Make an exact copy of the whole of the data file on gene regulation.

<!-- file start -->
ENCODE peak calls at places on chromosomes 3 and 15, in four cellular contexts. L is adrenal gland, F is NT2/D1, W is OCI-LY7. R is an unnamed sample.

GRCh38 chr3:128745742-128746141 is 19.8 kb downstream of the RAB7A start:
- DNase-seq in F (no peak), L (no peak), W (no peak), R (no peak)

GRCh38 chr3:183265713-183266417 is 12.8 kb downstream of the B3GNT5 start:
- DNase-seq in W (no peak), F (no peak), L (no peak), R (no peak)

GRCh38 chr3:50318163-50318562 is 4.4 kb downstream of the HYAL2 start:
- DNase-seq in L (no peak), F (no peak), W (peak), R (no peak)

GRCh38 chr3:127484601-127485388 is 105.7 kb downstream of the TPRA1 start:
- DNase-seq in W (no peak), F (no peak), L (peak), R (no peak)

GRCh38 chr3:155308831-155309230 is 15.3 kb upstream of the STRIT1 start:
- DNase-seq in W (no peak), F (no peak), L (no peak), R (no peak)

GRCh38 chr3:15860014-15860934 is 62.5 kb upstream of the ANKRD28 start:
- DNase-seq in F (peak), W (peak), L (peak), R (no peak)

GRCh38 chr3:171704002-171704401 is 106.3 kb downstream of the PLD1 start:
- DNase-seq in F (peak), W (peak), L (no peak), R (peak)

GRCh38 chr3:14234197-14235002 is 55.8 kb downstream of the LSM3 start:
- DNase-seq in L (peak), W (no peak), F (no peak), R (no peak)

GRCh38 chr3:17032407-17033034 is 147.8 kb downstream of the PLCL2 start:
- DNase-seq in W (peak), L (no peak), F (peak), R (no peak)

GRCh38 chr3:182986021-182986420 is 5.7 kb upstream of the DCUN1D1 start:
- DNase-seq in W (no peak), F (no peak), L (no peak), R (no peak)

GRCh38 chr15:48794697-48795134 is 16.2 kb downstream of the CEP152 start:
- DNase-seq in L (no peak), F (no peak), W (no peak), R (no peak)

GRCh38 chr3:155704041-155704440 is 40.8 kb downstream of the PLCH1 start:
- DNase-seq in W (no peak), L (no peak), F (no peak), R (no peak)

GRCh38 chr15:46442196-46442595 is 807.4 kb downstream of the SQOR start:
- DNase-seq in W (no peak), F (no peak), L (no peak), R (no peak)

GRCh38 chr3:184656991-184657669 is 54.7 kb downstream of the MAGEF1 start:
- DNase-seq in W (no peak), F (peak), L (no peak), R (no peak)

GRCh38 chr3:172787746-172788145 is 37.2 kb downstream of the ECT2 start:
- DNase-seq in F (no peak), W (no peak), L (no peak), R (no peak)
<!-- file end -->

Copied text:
ENCODE peak calls at places on chromosomes 3 and 15, in four cellular contexts. L is adrenal gland, F is NT2/D1, W is OCI-LY7. R is an unnamed sample.

GRCh38 chr3:128745742-128746141 is 19.8 kb downstream of the RAB7A start:
- DNase-seq in F (no peak), L (no peak), W (no peak), R (no peak)

GRCh38 chr3:183265713-183266417 is 12.8 kb downstream of the B3GNT5 start:
- DNase-seq in W (no peak), F (no peak), L (no peak), R (no peak)

GRCh38 chr3:50318163-50318562 is 4.4 kb downstream of the HYAL2 start:
- DNase-seq in L (no peak), F (no peak), W (peak), R (no peak)

GRCh38 chr3:127484601-127485388 is 105.7 kb downstream of the TPRA1 start:
- DNase-seq in W (no peak), F (no peak), L (peak), R (no peak)

GRCh38 chr3:155308831-155309230 is 15.3 kb upstream of the STRIT1 start:
- DNase-seq in W (no peak), F (no peak), L (no peak), R (no peak)

GRCh38 chr3:15860014-15860934 is 62.5 kb upstream of the ANKRD28 start:
- DNase-seq in F (peak), W (peak), L (peak), R (no peak)

GRCh38 chr3:171704002-171704401 is 106.3 kb downstream of the PLD1 start:
- DNase-seq in F (peak), W (peak), L (no peak), R (peak)

GRCh38 chr3:14234197-14235002 is 55.8 kb downstream of the LSM3 start:
- DNase-seq in L (peak), W (no peak), F (no peak), R (no peak)

GRCh38 chr3:17032407-17033034 is 147.8 kb downstream of the PLCL2 start:
- DNase-seq in W (peak), L (no peak), F (peak), R (no peak)

GRCh38 chr3:182986021-182986420 is 5.7 kb upstream of the DCUN1D1 start:
- DNase-seq in W (no peak), F (no peak), L (no peak), R (no peak)

GRCh38 chr15:48794697-48795134 is 16.2 kb downstream of the CEP152 start:
- DNase-seq in L (no peak), F (no peak), W (no peak), R (no peak)

GRCh38 chr3:155704041-155704440 is 40.8 kb downstream of the PLCH1 start:
- DNase-seq in W (no peak), L (no peak), F (no peak), R (no peak)

GRCh38 chr15:46442196-46442595 is 807.4 kb downstream of the SQOR start:
- DNase-seq in W (no peak), F (no peak), L (no peak), R (no peak)

GRCh38 chr3:184656991-184657669 is 54.7 kb downstream of the MAGEF1 start:
- DNase-seq in W (no peak), F (peak), L (no peak), R (no peak)

GRCh38 chr3:172787746-172788145 is 37.2 kb downstream of the ECT2 start:
- DNase-seq in F (no peak), W (no peak), L (no peak), R (no peak)